Widower honors late wife of 38 years with 'Chemo Totes' to help cancer patients

Image 1 of 7

A widower who lost his wife last year returned to the hospital where she spent her last days to help others going through a similar journey she did.

On Monday, to mark one year since his wife passed away, Mark Walling made rounds at the James Graham Brown Cancer Center in Louisville, Kentucky to deliver care packages he's calling "Chemo Totes."

The bags are filled with items like hard candy, leggings, hand sanitizer, lip balm, socks, and soap.

But perhaps the most valuable item that comes along with the kit is the message to patients that they are not alone. 

"Some of them are a little overwhelmed at the support they're getting from someone they don't even know," explained David McArthur, senior manager of media relations for the James Graham Brown Cancer Center.

Walling's wife, Tracey, entered the center in January of 2015, after being diagnosed with Acute Lymphoblastic Leukemia.

Walling says for more than eight months, she fought a hard battle. She passed away on August the 21st last year.

To honor Tracey, the Walling family along with friend Shilo Smaldone started a drive to collect items to fill 30 care packages for those undergoing chemotherapy and other cancer treatments.

But what they ended up with far exceeded their expectations. They gathered enough items for almost 140 totes.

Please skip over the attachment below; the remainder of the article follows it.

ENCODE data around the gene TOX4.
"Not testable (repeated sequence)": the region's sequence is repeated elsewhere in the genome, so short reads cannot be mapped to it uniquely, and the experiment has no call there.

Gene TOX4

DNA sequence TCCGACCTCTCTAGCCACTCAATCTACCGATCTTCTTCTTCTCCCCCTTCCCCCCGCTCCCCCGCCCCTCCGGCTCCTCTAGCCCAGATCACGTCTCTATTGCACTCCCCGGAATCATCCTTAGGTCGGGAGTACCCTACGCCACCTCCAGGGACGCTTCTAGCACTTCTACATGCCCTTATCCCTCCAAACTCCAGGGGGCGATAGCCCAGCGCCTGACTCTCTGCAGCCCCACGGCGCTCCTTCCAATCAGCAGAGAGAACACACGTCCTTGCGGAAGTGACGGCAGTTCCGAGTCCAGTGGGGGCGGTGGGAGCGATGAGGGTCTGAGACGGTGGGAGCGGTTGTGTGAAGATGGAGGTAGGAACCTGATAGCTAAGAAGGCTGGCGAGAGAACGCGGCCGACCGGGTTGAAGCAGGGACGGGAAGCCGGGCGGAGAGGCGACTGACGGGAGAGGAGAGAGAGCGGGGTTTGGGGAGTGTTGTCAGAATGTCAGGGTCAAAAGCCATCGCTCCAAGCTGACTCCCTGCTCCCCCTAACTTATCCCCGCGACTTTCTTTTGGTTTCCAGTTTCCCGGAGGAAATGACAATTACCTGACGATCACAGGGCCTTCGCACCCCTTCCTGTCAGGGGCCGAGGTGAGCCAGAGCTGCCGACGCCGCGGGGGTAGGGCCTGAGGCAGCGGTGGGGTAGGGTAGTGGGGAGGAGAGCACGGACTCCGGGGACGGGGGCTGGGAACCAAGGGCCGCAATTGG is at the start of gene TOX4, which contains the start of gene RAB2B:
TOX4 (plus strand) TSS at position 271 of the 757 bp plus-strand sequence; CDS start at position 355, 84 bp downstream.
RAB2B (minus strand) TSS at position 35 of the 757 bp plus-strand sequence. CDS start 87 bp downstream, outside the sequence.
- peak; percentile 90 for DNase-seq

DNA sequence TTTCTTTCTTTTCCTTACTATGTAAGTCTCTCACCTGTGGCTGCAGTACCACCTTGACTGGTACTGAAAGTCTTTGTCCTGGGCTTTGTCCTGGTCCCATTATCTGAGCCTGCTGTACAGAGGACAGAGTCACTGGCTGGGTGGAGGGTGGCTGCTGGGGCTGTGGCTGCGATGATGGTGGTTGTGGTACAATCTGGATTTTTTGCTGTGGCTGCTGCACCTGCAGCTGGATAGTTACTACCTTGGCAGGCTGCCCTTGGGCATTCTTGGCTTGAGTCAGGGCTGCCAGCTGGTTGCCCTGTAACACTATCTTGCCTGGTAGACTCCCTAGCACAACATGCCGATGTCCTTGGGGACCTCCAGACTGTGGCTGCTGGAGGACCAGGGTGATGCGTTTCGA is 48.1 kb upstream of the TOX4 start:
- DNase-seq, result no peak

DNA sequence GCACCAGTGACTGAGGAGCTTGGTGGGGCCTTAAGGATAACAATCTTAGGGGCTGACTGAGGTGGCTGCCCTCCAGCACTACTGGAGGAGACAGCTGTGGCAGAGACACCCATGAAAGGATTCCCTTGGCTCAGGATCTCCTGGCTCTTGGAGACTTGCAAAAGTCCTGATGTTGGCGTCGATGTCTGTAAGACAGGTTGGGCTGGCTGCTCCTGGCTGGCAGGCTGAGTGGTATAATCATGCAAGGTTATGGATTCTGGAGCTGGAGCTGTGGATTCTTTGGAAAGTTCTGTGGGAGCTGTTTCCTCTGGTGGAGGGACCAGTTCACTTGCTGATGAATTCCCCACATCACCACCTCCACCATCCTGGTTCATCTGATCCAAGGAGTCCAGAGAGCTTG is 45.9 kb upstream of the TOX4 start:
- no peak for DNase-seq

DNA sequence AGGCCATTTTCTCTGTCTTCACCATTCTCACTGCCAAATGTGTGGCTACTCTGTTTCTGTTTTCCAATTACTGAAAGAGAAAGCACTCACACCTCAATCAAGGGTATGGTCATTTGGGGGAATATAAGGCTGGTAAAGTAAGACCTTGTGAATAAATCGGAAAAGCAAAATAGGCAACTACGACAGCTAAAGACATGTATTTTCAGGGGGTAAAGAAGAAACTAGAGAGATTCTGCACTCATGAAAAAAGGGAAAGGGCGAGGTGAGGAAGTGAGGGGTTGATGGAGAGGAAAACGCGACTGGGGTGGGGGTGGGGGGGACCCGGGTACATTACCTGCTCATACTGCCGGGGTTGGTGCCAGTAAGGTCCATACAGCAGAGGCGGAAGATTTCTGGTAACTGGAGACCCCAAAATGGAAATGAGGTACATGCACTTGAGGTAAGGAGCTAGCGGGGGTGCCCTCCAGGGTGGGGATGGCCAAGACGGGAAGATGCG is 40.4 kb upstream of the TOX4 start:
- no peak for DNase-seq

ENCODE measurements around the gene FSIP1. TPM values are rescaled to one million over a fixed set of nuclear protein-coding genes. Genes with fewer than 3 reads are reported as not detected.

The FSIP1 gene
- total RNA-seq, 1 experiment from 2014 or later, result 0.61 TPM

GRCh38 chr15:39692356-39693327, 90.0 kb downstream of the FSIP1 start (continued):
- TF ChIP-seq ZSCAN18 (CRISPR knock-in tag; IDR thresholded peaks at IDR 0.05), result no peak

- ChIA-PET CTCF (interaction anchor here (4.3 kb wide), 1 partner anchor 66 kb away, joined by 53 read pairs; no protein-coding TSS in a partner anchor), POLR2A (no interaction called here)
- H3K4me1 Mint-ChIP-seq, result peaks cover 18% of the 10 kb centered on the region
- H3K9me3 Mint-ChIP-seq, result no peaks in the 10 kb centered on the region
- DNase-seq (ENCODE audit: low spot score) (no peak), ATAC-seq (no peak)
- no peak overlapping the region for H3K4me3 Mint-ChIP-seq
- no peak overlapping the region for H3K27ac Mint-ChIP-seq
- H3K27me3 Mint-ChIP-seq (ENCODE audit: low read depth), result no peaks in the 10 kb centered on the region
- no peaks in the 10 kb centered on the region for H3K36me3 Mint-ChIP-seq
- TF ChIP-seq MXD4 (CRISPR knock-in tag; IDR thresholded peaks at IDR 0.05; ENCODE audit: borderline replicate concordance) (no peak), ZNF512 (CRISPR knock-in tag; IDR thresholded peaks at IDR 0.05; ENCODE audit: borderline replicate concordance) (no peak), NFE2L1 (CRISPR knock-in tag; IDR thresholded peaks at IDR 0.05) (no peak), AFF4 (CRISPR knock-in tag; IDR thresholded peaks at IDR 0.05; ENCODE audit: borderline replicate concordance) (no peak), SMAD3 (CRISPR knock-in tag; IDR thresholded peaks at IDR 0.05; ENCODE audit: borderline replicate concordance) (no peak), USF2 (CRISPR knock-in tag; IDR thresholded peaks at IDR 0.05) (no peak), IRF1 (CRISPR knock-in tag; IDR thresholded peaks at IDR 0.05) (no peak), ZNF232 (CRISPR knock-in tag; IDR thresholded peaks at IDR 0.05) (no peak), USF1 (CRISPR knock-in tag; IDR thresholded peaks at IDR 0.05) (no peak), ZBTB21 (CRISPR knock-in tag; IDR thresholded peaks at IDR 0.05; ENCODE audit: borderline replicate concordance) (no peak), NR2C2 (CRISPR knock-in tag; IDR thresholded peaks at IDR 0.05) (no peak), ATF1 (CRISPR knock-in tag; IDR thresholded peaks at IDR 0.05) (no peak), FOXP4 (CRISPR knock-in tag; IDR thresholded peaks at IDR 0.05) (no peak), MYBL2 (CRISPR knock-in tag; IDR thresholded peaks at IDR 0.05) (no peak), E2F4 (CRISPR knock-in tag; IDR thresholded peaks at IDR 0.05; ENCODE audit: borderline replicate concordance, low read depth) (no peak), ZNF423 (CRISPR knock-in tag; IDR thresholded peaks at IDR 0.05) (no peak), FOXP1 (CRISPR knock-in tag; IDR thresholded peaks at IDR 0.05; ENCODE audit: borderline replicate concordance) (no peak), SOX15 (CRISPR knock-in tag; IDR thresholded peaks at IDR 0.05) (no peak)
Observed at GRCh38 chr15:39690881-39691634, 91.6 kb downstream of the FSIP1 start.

The initial idea for the care packages was conceived along with Tracey, said Walling. They had plans to deliver the totes as a celebration once she recovered.

After losing his wife, Walling and Smaldone decided to go forward with the plan to honor the woman they lost. 

Many of the care kits are tagged with a dedication to Tracey. But others who donated items for the bags added names of their own loved ones who have fought cancer.

While the Chemo Totes offer useful supplies, for many it goes way beyond that, hospital officials said. 

They also bring comfort and support to patients going through the difficult process of cancer treatment.

Walling tells KTVU Fox 2 that he is now thinking of ways to do a similar type of donation drive for patients at the cancer center on a regular basis. 

For him, delivering the totes to the hospital where his wife spent so many of her final days offered some healing. 

He and his wife were together for 38 years, and he says, "I would've done it for another 38."